Another instance of the Bush administration’s remorseless attack on basic democratic rights came to light last week after US officials admitted they were imprisoning children under 16 years of age at the Camp Delta military prison in Guantanamo Bay, Cuba.
The young prisoners, some of whom have been jailed in US military prisons for over 12 months, are defined as “enemy combatants” and are being interrogated for suspected links to Al Qaeda or Afghanistan’s former Taliban government.
Like the more than 660 prisoners currently jailed at Guantanamo Bay, the children have not been charged with any offense or given access to legal counsel. They have been given no indication if they will be released, whether they will be returned to their native countries, or when, if ever, they will see their parents and families again.
It is believed that one of the prisoners could be Canadian born Omar Khadr, who was 15-years-old when captured on July 27 last year by US Special Forces in eastern Afghanistan. Press reports quote unidentified US military sources claiming that Khadr was involved in Al Qaeda weapons training and that he threw a hand-grenade that killed a US soldier. This allegation has not been substantiated, and Khadr has not been charged with any offense.
The first US admission of the long-rumoured child prisoners came on April 23, a day after Australian ABC television and a Canadian newspaper reported that there were juveniles at Camp Delta.
Responding to these reports, military spokesman Lieutenant Colonel Barry Johnson revealed that Guantanamo Bay prison officials were “detaining” at least three children but refused to divulge their countries of origin, names or exact ages.
Johnson claimed the children had the “potential to provide important information in the ongoing war on terrorism”. Their release, he declared, was “contingent on the determination that they are not a threat to the [US] nation and have no further intelligence value.” In other words, the US government will continue to imprison and interrogate the children as long as it deems fit.
This cruel and sadistic treatment breaches the most fundamental tenets of international law, the Geneva Conventions and the recently adopted Convention on the Rights of the Child in Armed Conflict.
Johnson’s admissions immediately produced a wave of angry denunciations by Human Rights Watch, Amnesty International and other human rights organisations.
Amnesty International described the conditions at Guantanamo Bay as “cruel, inhuman and degrading” and called for the immediate release and repatriation of the children. “That the US sees nothing wrong with holding children at Guantanamo and interrogating them is a shocking indicator of how cavalier the Bush administration has become about respecting human rights,” Amnesty International spokesman Alistair Hodgett said.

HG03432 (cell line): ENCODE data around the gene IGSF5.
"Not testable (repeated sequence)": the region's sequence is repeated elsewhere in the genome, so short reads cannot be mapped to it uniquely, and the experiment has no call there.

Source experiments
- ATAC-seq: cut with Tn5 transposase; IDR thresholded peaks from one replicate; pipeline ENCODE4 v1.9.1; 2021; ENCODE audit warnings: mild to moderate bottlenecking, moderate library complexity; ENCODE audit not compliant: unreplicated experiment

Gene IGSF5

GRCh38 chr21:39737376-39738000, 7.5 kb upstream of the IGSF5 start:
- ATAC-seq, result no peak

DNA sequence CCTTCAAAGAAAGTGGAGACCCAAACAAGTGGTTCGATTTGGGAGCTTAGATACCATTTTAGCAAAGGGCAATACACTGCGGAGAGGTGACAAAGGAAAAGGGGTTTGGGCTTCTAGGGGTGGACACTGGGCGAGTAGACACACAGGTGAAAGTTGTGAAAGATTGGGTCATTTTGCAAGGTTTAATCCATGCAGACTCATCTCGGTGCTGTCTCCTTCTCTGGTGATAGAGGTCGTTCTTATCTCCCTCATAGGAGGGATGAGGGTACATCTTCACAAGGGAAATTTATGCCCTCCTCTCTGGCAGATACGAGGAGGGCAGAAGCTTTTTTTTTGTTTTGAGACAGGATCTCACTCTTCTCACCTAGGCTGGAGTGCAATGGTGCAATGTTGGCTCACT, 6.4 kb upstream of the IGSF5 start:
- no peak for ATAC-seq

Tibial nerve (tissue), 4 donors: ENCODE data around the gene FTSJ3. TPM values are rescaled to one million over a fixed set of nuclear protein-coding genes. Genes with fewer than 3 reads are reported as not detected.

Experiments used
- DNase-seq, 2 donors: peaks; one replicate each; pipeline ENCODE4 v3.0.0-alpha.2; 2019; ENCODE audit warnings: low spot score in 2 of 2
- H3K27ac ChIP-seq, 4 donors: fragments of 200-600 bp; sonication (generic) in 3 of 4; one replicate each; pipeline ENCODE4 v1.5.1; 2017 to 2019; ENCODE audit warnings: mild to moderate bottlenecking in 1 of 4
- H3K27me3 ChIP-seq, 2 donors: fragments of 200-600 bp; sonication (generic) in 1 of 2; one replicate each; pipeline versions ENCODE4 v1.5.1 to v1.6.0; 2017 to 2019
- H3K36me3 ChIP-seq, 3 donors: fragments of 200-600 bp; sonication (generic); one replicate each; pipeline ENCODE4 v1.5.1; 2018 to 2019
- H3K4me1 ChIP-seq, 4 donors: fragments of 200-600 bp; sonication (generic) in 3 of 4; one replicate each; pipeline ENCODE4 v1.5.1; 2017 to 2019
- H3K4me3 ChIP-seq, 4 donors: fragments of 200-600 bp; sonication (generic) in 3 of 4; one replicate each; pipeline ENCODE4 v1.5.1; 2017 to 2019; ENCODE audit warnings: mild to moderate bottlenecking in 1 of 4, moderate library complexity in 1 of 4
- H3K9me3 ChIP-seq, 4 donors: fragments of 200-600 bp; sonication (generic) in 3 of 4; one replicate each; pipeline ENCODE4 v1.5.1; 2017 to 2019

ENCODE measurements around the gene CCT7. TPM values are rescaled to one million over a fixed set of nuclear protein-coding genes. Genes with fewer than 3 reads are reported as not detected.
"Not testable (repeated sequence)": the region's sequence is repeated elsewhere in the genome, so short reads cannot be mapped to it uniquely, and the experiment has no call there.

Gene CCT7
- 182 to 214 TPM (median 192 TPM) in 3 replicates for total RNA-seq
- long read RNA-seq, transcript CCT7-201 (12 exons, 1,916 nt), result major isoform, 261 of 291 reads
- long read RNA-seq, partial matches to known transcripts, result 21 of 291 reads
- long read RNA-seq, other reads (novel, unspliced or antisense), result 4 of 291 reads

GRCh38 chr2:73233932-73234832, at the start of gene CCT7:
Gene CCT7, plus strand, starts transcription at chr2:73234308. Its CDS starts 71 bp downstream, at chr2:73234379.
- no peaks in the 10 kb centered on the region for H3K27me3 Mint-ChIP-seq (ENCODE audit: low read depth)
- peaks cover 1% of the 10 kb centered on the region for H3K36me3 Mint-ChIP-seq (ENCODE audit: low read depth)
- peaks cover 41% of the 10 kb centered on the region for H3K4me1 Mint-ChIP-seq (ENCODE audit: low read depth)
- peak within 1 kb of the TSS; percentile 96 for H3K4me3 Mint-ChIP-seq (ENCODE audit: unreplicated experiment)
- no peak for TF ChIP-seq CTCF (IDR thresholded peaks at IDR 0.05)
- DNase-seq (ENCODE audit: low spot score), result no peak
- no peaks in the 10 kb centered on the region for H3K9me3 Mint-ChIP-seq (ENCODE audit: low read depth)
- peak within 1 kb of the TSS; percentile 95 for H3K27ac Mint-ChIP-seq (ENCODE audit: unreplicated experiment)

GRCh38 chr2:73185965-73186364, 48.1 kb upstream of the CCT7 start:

Human Rights Watch declared that the US was in breach of the Convention on the Rights of the Child, United Nations Standard Minimum Rules for the Administration of Juvenile Justice and the UN Rules for the Protection of Juveniles Deprived of their Liberty. It said the accepted international definition of a child was anyone under the age of 18.
Human Rights Watch pointed out that the installation of the Hamid Karzai government in Afghanistan meant that the US no longer had any legal authority to imprison former Taliban fighters, including children.
The United Nations special representative for the rights of children in war, Olara Otunnu, also called for the release of the children. “Whatever the circumstances, children should be reunited with their families. We do not sentence children to jail. We do not punish them. We give them healing and get them rehabilitated,” he said.Defending the indefensible
US Defence Secretary Donald Rumsfeld and General Richard Myers, chairman of the Joint Chief’s of Staff, rejected these appeals out of hand at a Washington press briefing on April 25.
Rumsfeld alleged the prisoners were “not children” and criticised what he described as a “constant refrain of ‘the juveniles’, as though there’s 100 children in there.” He claimed the US was treating Guantanamo Bay prisoners “properly”.
Myers told the media that the boys “may be juveniles but they’re not on the Little League team anywhere. They’re on a major league team, and it’s a terrorist team and they’re in Guantanamo for a very good reason—for our safety, for your safety.”
None of these comments was challenged by any of the journalists present or reported in the mainstream US press.
In fact, the few newspapers that bothered to write on the child prisoners glibly repeated military assertions that the juveniles’ ages were not discovered until they underwent medical checks at Guantanamo Bay. The Hearst Corporation-owned Seattle Post-Intelligencer even claimed there had not been any “credible reports of abuse nor substantial complaints about the physical conditions of the [Guantanamo Bay] detainees.”